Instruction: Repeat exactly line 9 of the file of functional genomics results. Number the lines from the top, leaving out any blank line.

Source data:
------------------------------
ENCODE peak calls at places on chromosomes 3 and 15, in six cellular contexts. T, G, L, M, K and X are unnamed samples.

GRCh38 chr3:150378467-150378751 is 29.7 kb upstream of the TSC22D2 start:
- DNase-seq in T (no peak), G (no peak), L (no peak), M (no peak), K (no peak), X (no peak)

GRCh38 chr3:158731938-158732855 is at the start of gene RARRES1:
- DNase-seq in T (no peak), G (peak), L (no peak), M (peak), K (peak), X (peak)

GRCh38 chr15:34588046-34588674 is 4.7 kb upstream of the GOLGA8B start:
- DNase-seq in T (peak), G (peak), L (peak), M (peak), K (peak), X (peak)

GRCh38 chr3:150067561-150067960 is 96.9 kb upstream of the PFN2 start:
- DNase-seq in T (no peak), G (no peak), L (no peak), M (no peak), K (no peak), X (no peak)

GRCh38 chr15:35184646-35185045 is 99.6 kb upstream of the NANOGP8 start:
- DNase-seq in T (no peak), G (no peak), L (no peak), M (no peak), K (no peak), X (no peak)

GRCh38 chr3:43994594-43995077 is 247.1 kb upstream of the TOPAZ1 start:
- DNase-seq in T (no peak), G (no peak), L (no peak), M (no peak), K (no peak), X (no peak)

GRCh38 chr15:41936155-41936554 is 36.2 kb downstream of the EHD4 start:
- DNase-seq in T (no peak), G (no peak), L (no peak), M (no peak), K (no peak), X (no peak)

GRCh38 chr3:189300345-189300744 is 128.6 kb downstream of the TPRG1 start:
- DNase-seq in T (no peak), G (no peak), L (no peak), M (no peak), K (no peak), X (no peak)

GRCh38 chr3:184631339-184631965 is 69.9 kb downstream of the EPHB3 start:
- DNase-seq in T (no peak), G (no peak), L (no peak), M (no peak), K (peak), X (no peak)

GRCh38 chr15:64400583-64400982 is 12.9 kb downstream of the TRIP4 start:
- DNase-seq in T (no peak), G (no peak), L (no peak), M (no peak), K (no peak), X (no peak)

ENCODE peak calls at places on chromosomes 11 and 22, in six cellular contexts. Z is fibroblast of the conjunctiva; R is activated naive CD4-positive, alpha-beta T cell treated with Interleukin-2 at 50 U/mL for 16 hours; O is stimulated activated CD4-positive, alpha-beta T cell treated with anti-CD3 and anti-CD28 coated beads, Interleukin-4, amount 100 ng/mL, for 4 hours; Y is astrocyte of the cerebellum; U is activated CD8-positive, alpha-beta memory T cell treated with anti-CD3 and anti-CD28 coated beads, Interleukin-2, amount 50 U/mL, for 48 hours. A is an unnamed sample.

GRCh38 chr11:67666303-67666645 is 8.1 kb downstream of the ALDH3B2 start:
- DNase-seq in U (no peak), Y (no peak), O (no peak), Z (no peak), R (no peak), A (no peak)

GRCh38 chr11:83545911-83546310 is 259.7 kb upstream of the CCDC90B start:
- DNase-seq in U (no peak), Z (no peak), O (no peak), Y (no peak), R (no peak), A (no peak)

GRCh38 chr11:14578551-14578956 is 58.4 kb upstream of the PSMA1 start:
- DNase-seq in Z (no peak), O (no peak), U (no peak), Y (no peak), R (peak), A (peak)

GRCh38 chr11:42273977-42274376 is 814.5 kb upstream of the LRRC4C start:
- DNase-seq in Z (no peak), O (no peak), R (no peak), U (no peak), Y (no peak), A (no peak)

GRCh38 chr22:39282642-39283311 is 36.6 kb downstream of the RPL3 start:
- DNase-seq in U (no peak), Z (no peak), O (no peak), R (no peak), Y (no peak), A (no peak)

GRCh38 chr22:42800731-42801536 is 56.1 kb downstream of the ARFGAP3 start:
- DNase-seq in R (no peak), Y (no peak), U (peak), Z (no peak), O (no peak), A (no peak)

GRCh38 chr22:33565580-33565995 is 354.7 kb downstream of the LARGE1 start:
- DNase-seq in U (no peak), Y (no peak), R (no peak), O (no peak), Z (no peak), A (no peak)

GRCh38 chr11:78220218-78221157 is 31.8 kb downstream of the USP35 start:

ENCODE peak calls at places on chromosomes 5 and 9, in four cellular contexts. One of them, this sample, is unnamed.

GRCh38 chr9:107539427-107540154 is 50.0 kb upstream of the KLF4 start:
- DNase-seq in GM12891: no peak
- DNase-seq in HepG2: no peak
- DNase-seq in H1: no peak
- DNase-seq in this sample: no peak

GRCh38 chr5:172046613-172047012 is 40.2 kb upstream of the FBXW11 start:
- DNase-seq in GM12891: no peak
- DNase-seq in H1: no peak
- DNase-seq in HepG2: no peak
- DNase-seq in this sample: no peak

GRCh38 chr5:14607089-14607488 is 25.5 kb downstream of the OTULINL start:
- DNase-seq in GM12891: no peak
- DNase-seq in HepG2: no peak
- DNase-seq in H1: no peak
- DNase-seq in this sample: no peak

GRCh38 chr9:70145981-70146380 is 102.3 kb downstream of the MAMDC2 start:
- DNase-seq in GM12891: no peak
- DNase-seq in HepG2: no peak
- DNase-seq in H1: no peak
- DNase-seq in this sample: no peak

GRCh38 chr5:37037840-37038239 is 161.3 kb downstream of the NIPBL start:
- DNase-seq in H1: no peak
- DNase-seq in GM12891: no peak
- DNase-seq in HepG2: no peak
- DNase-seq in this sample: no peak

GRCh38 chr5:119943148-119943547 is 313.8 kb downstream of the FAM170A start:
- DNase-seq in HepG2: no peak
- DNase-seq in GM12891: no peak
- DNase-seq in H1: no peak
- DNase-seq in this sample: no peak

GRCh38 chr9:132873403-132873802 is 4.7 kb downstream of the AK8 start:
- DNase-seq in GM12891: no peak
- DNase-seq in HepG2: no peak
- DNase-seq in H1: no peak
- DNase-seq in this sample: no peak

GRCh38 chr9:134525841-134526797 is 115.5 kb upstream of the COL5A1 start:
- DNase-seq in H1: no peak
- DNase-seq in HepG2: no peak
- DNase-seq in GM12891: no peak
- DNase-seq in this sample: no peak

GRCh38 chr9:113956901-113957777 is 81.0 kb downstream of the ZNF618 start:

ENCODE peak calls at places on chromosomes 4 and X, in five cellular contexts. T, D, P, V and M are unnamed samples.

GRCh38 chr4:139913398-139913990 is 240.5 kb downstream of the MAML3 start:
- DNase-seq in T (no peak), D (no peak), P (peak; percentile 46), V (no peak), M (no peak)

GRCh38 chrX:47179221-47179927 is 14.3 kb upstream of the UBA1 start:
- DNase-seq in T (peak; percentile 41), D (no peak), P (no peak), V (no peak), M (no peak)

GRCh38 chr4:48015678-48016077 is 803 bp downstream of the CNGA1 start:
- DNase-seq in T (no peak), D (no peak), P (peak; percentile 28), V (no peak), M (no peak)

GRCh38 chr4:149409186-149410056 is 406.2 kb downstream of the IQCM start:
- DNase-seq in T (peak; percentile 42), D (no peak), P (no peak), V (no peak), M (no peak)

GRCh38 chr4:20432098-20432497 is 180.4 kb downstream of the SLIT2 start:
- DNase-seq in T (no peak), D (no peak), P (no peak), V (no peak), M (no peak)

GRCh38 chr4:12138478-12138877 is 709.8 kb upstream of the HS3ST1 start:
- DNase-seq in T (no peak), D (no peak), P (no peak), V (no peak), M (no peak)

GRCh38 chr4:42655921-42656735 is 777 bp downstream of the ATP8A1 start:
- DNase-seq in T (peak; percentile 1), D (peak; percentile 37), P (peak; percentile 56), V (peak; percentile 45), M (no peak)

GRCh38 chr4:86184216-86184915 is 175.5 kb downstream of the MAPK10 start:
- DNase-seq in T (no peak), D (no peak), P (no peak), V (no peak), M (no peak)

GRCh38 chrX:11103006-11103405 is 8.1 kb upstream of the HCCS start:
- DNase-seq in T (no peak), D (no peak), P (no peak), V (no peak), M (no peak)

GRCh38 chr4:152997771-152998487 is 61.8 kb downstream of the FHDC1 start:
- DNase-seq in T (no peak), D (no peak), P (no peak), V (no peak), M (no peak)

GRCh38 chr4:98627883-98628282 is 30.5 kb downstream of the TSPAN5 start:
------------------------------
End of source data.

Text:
- DNase-seq in T (no peak), G (no peak), L (no peak), M (no peak), K (no peak), X (no peak)